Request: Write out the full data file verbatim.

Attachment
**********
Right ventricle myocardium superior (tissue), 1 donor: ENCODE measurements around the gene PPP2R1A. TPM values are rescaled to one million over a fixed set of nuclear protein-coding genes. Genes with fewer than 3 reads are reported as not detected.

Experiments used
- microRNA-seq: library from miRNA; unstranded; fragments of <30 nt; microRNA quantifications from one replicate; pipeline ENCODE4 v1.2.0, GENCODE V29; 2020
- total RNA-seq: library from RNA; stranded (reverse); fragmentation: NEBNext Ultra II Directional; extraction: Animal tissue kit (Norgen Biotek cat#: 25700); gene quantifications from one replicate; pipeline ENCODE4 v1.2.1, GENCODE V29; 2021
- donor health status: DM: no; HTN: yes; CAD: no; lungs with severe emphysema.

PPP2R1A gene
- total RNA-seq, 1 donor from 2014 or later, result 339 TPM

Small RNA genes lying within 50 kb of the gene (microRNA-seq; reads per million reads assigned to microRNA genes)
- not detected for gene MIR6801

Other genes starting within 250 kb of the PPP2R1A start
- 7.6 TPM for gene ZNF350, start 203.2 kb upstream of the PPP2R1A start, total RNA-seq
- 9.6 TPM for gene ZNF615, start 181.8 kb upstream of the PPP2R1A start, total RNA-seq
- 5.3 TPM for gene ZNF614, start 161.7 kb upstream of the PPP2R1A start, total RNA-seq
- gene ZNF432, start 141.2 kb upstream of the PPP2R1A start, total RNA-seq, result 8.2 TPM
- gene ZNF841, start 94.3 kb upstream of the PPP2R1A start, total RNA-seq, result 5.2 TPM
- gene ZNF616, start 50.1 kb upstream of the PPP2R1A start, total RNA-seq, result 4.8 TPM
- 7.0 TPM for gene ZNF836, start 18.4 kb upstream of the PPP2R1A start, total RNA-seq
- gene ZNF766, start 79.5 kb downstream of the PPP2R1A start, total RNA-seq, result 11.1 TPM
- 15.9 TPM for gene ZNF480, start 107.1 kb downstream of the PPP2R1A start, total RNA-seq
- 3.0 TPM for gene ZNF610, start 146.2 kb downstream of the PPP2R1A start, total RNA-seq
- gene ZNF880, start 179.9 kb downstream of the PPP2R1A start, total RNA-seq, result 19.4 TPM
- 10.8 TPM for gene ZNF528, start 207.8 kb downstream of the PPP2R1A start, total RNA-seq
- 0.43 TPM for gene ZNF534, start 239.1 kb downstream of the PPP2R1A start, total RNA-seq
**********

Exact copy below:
Right ventricle myocardium superior (tissue), 1 donor: ENCODE measurements around the gene PPP2R1A. TPM values are rescaled to one million over a fixed set of nuclear protein-coding genes. Genes with fewer than 3 reads are reported as not detected.

Experiments used
- microRNA-seq: library from miRNA; unstranded; fragments of <30 nt; microRNA quantifications from one replicate; pipeline ENCODE4 v1.2.0, GENCODE V29; 2020
- total RNA-seq: library from RNA; stranded (reverse); fragmentation: NEBNext Ultra II Directional; extraction: Animal tissue kit (Norgen Biotek cat#: 25700); gene quantifications from one replicate; pipeline ENCODE4 v1.2.1, GENCODE V29; 2021
- donor health status: DM: no; HTN: yes; CAD: no; lungs with severe emphysema.

PPP2R1A gene
- total RNA-seq, 1 donor from 2014 or later, result 339 TPM

Small RNA genes lying within 50 kb of the gene (microRNA-seq; reads per million reads assigned to microRNA genes)
- not detected for gene MIR6801

Other genes starting within 250 kb of the PPP2R1A start
- 7.6 TPM for gene ZNF350, start 203.2 kb upstream of the PPP2R1A start, total RNA-seq
- 9.6 TPM for gene ZNF615, start 181.8 kb upstream of the PPP2R1A start, total RNA-seq
- 5.3 TPM for gene ZNF614, start 161.7 kb upstream of the PPP2R1A start, total RNA-seq
- gene ZNF432, start 141.2 kb upstream of the PPP2R1A start, total RNA-seq, result 8.2 TPM
- gene ZNF841, start 94.3 kb upstream of the PPP2R1A start, total RNA-seq, result 5.2 TPM
- gene ZNF616, start 50.1 kb upstream of the PPP2R1A start, total RNA-seq, result 4.8 TPM
- 7.0 TPM for gene ZNF836, start 18.4 kb upstream of the PPP2R1A start, total RNA-seq
- gene ZNF766, start 79.5 kb downstream of the PPP2R1A start, total RNA-seq, result 11.1 TPM
- 15.9 TPM for gene ZNF480, start 107.1 kb downstream of the PPP2R1A start, total RNA-seq
- 3.0 TPM for gene ZNF610, start 146.2 kb downstream of the PPP2R1A start, total RNA-seq
- gene ZNF880, start 179.9 kb downstream of the PPP2R1A start, total RNA-seq, result 19.4 TPM
- 10.8 TPM for gene ZNF528, start 207.8 kb downstream of the PPP2R1A start, total RNA-seq
- 0.43 TPM for gene ZNF534, start 239.1 kb downstream of the PPP2R1A start, total RNA-seq